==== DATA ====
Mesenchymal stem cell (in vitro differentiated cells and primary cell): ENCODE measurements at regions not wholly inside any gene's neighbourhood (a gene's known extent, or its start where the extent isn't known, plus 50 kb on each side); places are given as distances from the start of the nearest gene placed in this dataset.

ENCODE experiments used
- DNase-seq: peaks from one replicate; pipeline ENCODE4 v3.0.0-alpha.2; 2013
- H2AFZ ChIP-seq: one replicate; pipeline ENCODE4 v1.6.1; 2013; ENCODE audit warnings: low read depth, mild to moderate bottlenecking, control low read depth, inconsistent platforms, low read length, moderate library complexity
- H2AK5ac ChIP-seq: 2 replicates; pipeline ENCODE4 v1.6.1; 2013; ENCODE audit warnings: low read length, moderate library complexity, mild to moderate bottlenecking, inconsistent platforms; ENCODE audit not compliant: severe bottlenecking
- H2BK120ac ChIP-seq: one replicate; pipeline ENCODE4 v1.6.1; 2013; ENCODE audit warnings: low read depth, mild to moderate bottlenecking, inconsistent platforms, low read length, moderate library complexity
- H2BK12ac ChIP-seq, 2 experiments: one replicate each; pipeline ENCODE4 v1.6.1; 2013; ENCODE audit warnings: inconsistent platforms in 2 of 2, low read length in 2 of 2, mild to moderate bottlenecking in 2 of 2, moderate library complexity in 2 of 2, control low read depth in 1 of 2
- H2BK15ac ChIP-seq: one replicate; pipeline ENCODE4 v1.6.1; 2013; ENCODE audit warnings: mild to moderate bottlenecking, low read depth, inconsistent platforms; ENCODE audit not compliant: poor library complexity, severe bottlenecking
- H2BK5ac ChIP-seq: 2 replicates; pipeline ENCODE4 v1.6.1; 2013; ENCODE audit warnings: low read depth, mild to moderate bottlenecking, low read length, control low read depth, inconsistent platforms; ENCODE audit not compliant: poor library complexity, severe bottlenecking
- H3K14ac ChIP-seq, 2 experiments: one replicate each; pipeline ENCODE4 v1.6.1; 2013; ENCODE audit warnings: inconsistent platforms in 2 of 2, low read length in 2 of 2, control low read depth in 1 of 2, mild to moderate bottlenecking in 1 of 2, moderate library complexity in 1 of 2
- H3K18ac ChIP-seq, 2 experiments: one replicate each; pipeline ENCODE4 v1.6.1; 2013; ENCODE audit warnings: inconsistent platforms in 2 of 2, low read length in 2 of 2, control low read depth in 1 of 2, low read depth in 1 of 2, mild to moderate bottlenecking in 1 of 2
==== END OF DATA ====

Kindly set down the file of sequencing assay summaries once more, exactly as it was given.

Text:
Mesenchymal stem cell (in vitro differentiated cells and primary cell): ENCODE measurements at regions not wholly inside any gene's neighbourhood (a gene's known extent, or its start where the extent isn't known, plus 50 kb on each side); places are given as distances from the start of the nearest gene placed in this dataset.

ENCODE experiments used
- DNase-seq: peaks from one replicate; pipeline ENCODE4 v3.0.0-alpha.2; 2013
- H2AFZ ChIP-seq: one replicate; pipeline ENCODE4 v1.6.1; 2013; ENCODE audit warnings: low read depth, mild to moderate bottlenecking, control low read depth, inconsistent platforms, low read length, moderate library complexity
- H2AK5ac ChIP-seq: 2 replicates; pipeline ENCODE4 v1.6.1; 2013; ENCODE audit warnings: low read length, moderate library complexity, mild to moderate bottlenecking, inconsistent platforms; ENCODE audit not compliant: severe bottlenecking
- H2BK120ac ChIP-seq: one replicate; pipeline ENCODE4 v1.6.1; 2013; ENCODE audit warnings: low read depth, mild to moderate bottlenecking, inconsistent platforms, low read length, moderate library complexity
- H2BK12ac ChIP-seq, 2 experiments: one replicate each; pipeline ENCODE4 v1.6.1; 2013; ENCODE audit warnings: inconsistent platforms in 2 of 2, low read length in 2 of 2, mild to moderate bottlenecking in 2 of 2, moderate library complexity in 2 of 2, control low read depth in 1 of 2
- H2BK15ac ChIP-seq: one replicate; pipeline ENCODE4 v1.6.1; 2013; ENCODE audit warnings: mild to moderate bottlenecking, low read depth, inconsistent platforms; ENCODE audit not compliant: poor library complexity, severe bottlenecking
- H2BK5ac ChIP-seq: 2 replicates; pipeline ENCODE4 v1.6.1; 2013; ENCODE audit warnings: low read depth, mild to moderate bottlenecking, low read length, control low read depth, inconsistent platforms; ENCODE audit not compliant: poor library complexity, severe bottlenecking
- H3K14ac ChIP-seq, 2 experiments: one replicate each; pipeline ENCODE4 v1.6.1; 2013; ENCODE audit warnings: inconsistent platforms in 2 of 2, low read length in 2 of 2, control low read depth in 1 of 2, mild to moderate bottlenecking in 1 of 2, moderate library complexity in 1 of 2
- H3K18ac ChIP-seq, 2 experiments: one replicate each; pipeline ENCODE4 v1.6.1; 2013; ENCODE audit warnings: inconsistent platforms in 2 of 2, low read length in 2 of 2, control low read depth in 1 of 2, low read depth in 1 of 2, mild to moderate bottlenecking in 1 of 2